With the start of the New Year finally upon us, it can mean only one thing — it’s tax season. And while the new Republican tax bill does hold plenty of promise, the reality is, most tax analysts have no idea what the long-term effects on the average Joe will be. Ultimately, it means investors still need to be as tax efficient as it comes with their portfolios.
And luckily, exchange-traded funds (ETFs) can help on that front.
By nature, ETFs tend to be more tax efficient than mutual funds or other investment vehicles. Moreover, ETFs allow many regular investors to tap into asset classes and sectors of the market that tend to be more tax friendly than others. Putting the two together provides plenty of tax smarts. In end, what you keep is more important than what you actually make.
With that in mind, here are seven tax-smart ETFs to buy that you can add to your portfolio to keep Uncle Sam at bay.
Tax-Smart ETFs to Buy: Vanguard Total Stock Market ETF (VTI)
Expense Ratio: 0.4%, or $4 annually per $10,000 invested
One of the best ways for ETFs to help against hefty tax bills comes down to their index-hugging natures. And those funds that hold the broadest indexes, are the most tax-efficient. That’s because the fund doesn’t have to sell/buy stocks that have come in and out of the index.
Well, you can get any broader than the Vanguard Total Stock Market ETF (NYSEARCA:VTI). That’s because it owns everything.
VTI tracks the CRSP US Total Market Index. That gives investors exposure to large-, mid- and small-caps in the United States. As in all 3,624 stocks trading in the United States. The underlying index is designed to provide exposure to 100% of the investable marketplace in the U.S.
As a result, VTI has been amazingly tax-efficient when it comes to capital gains. It just doesn’t need to sell stocks in order to refresh its index; they’re already all in there. This helps make it a great core holding for a taxable account looking for equity exposure.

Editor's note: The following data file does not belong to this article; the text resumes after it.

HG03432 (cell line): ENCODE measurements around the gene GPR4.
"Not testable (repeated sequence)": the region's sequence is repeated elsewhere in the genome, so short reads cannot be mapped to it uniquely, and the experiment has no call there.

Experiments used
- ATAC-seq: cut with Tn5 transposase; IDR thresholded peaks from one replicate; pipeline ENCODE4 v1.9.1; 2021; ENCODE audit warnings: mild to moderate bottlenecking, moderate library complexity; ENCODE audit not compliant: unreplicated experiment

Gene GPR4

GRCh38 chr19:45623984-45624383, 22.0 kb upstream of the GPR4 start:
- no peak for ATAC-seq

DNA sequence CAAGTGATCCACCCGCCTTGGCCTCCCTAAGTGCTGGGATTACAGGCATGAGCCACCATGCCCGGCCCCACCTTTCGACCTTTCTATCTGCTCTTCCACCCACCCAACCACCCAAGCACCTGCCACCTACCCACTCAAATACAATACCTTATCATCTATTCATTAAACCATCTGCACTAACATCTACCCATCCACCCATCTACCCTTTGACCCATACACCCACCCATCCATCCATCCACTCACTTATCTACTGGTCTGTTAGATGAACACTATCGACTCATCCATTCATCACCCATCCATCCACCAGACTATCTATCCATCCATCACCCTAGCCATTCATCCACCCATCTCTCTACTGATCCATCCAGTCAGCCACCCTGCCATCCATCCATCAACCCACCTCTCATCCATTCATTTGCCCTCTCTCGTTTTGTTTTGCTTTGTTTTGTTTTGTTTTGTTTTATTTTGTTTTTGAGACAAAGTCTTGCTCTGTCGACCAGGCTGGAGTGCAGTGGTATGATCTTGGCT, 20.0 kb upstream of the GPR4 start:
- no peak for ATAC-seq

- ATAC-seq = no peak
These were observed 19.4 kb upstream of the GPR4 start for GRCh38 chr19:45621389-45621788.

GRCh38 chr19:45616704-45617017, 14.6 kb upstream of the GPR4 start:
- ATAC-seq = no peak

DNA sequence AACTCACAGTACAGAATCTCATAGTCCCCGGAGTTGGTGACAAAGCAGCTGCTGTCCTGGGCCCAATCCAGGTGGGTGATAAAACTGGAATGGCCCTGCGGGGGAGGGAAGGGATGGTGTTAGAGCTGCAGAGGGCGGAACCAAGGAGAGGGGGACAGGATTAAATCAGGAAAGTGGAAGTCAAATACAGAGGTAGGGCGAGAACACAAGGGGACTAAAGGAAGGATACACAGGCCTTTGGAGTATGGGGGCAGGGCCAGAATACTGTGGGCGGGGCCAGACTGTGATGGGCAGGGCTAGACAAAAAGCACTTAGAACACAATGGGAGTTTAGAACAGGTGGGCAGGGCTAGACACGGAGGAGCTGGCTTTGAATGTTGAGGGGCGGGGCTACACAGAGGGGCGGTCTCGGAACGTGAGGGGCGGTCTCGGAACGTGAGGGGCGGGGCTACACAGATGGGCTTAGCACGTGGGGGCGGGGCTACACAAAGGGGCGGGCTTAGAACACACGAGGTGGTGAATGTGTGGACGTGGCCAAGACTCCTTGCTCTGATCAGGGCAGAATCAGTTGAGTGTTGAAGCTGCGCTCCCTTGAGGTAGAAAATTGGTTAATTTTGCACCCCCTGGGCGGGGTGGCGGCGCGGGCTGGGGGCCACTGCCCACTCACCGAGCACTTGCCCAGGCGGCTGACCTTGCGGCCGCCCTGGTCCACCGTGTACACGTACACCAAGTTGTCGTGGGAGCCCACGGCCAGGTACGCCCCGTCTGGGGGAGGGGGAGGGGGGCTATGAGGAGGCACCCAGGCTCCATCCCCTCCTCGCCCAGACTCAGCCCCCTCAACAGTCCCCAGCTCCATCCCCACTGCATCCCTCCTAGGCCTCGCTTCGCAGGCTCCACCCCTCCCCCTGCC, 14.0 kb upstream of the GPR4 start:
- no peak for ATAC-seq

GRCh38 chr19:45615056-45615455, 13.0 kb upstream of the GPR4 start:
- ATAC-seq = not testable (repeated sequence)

Tax-Smart ETFs to Buy: iShares National Muni Bond ETF (MUB)
Expense Ratio: 0.25%
Under the new Republican tax plan, municipal bonds retain their tax-free status. That’s great news as munis remain one of the best ways to keep taxes to a minimum. Municipal bonds are issued by local and state governments and agencies in order to help fund daily activities or special projects. The best part is they are free from federal and sometimes state/local taxes.
The king of the muni ETFs is the $9.6 billion iShares National Muni Bond ETF (NYSEARCA:MUB).
MUB tracks nearly 3,500 investment-grade municipal IOU’s. that provides plenty of diversification benefits as well as plenty of tax-free income. MUB currently yields 2.12%. On the surface that may seem small. However, when factoring in taxes, someone in the highest tax brackets would need to earn nearly 4% to get the same amount of income.
That makes MUB a powerful ally for those investors looking to live off their investment income. So many investors forget about the tax man when it comes to dividends and other income plans.
Tax-Smart ETFs to Buy: VanEck Vectors High-Yield Municipal Index ETF (HYD)
Expense Ratio: 0.35%
Need more tax-free income? If you’re willing to take on a bit more risk, the VanEck Vectors High Yield Municipal Index ETF (NYSEARCA:HYD) is for you. Just like the regular bond space, not all municipal bonds are created equal. Creditworthiness varies from state-to-state or town-to-town. That means that some issuers are considered “junk.”
HYD tracks the non-investment grade swath of the municipal bonds market — currently 1,600 different bonds. These include one-off and special project revenue bonds as well as munis from towns with less-than-stellar credit. About 75% of its portfolio is in these bonds, while 25% is rated Baa/BBB-0-, which is the lowest investment grade rating. ETF sponsor Van Eck cites this as needed for “liquidity and balance.”
What all of this does is boost the tax-free yield of the ETF.
The ETF currently yields a juicy tax-free 4.39%. That’s about 6.44% for someone in the top tax bracket. Now, for some investors, HYD’s dividends could be subject to the alternative minimum tax (AMT). However, for most of us, this isn’t a real problem.
And that makes HYD a great choice for tax-smart high income from an ETF.